While many might consider Apple's iPod Touch to be a kid's toy, the inexpensive, Wi-Fi-only device with no cellular data capabilities could be the perfect product for businesses looking to roll out custom iPhone apps to their employees.
With the cheapest iPhones costing around $500, the ability to pick up an iPod Touch (starting at $200 for a 16 GB model) makes for some interesting possibilities. Here are the details on the new model.
The old iPod Touch hadn't seen a significant update in several years, and the new model is a big step up. It includes the A8 chip, a 64-bit unit first introduced on the iPhone 6 and 6 Plus last September. It's running at a slightly slower clock speed than the similar unit in the iPhone 6 (apparently 1.10 GHz per core vs. 1.39 GHz in the 6), presumably to save on battery life.
Geekbench scores suggest the new iPod Touch is at least six times faster than the prior generation unit. Like the iPhone 6, it includes 1 GB of RAM, and the M8 motion coprocessor for measuring exercise, steps, and other motion without draining the battery, as well as 802.11ac high-speed Wi-Fi. Support for Metal, Apple's gaming-focused graphics stack is included as well, important for a consumer-focused device. It's also the first Apple device to support Bluetooth 4.1, a more advanced specification that allows for better power usage and more reliable connections, among other things.
A new 8-megapixel rear-facing camera and new color choices (silver, space gray, gold, blue, pink, and red) round out the technical specifications.
For companies that use their iOS devices primarily on fixed installations could use the new iPod Touch devices rather than more expensive iPhones that also require monthly cellular data plans. At their core, the iPods lack an earpiece and microphone for making voice calls, as well as a cellular connection for data.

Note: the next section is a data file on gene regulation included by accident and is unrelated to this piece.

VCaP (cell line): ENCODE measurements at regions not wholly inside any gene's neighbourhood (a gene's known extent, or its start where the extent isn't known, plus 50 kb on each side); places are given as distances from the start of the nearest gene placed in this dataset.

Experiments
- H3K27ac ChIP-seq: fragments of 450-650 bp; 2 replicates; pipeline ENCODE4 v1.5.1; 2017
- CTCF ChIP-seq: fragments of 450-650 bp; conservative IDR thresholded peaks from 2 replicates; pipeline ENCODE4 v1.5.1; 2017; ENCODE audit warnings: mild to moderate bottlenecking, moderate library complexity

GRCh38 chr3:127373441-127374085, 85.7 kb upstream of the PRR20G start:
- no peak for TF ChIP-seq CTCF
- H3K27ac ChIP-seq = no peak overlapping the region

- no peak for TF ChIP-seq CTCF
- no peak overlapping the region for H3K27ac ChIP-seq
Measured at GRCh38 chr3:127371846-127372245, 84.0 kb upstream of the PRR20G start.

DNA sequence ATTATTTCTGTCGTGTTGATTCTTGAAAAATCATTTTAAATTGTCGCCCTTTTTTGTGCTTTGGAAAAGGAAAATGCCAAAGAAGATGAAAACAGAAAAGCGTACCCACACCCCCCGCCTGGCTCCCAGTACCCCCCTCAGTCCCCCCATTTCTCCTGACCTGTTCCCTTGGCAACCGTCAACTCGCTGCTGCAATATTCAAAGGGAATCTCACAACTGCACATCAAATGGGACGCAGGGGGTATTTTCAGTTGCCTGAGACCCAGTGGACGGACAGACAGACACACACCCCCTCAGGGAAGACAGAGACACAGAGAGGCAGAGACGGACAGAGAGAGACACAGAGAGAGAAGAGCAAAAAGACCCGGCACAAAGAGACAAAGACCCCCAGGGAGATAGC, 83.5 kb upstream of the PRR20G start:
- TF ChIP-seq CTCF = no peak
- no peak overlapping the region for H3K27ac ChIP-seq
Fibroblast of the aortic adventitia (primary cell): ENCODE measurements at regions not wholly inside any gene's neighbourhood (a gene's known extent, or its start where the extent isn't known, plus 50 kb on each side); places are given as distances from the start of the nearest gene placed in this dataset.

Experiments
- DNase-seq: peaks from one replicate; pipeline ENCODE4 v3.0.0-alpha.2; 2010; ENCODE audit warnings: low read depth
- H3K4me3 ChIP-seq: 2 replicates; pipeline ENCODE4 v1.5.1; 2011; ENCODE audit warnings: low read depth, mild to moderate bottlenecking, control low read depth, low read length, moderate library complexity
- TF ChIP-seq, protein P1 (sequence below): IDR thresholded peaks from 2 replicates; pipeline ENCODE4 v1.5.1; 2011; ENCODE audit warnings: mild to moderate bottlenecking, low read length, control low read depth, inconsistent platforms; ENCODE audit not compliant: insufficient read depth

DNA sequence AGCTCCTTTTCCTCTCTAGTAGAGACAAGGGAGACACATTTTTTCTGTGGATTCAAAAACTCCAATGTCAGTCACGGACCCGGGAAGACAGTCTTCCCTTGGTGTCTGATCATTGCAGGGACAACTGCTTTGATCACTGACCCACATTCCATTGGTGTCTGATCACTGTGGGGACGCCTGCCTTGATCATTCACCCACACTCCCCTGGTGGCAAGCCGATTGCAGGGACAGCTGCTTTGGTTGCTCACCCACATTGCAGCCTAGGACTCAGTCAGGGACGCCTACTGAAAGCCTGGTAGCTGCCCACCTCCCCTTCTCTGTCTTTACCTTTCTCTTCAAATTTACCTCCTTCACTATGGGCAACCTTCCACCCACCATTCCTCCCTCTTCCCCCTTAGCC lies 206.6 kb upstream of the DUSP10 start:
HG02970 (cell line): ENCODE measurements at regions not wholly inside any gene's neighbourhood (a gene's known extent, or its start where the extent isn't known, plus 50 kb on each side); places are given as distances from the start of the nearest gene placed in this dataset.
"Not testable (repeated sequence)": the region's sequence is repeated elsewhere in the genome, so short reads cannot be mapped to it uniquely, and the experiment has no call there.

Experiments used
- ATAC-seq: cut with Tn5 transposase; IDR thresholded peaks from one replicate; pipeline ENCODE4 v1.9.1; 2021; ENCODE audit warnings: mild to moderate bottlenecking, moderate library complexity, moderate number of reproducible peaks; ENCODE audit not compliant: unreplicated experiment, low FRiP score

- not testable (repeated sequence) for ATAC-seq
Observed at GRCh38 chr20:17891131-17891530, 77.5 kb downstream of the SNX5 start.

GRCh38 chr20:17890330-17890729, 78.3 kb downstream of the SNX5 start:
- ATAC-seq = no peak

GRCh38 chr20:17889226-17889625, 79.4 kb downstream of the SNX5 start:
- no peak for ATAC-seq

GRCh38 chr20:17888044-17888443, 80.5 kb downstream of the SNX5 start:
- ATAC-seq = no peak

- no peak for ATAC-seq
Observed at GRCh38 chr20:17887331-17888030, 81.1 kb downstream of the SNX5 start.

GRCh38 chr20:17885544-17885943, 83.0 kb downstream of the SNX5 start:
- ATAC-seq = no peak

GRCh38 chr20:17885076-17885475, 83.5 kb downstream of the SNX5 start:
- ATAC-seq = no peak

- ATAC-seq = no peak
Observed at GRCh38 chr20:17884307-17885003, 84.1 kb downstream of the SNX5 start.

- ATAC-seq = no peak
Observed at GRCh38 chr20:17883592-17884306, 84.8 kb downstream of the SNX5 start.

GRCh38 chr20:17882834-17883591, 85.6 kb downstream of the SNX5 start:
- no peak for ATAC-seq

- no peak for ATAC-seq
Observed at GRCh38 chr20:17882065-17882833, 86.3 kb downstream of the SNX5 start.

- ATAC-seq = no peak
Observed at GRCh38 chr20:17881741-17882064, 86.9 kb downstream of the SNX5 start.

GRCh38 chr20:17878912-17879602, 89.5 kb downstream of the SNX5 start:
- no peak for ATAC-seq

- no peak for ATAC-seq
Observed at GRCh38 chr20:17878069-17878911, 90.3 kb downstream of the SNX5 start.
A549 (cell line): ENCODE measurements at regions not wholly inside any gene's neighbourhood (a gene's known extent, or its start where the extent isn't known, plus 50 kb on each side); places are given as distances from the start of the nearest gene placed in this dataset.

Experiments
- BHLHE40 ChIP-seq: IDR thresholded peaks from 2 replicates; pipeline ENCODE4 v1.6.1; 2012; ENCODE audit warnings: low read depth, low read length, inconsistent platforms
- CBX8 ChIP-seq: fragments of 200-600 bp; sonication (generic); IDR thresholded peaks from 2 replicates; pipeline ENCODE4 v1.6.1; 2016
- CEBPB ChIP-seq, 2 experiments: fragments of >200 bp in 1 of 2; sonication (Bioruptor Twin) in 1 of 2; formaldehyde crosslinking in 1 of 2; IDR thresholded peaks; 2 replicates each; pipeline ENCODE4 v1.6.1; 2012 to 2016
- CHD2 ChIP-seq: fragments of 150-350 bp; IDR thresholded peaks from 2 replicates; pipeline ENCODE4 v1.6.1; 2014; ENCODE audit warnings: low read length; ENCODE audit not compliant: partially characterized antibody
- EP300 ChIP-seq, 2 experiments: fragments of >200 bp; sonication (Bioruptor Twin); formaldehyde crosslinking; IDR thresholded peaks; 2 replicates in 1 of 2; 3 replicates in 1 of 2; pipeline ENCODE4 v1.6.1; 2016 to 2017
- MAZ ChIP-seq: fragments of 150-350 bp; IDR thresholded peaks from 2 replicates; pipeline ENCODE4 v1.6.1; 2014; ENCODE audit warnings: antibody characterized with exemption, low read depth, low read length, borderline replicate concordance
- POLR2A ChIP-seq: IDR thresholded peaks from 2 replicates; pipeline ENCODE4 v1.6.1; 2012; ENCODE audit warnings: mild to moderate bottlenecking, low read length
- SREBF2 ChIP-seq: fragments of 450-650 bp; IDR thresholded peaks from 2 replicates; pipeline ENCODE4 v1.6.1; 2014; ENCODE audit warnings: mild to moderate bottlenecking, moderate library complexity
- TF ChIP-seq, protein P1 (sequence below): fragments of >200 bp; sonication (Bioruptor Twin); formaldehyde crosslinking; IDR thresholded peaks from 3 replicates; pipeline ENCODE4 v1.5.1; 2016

Other than that, they run the same operating system (they're preloaded with the new iOS 8.4) and have many of the same features as their phone-based brethren. As long as users are near a Wi-Fi network (which is near-ubiquitious on most corporate campuses), the iPod Touch can run most of the same apps as an iPhone can—and, using speakerphone or with a wired or Bluetooth headset, users can even make VoIP and video chat/FaceTime calls.
There are four different capacities available, 16 GB (US$200), 32 GB (US$250), 64 GB (US$300), and a brand new 128 GB option for US$400. 128 GB and (PRODUCT)RED models will be sold exclusively through Apple, with other size and color combinations coming to third-party resellers as well.
The iPod Nano and iPod Shuffle received updates to their colors, but not to the hardware or software. Their uses are limited to playing music only.
What business use cases could you see for using Apple's new iPod Touch instead of the iPhone? Let us know your thoughts in the comments below.
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Jordan Golson is an Apple Columnist for TechRepublic. He also writes about technology and automobiles for WIRED and MacRumors. He has worked for Apple Retail twice and has been writing about technology since 2007.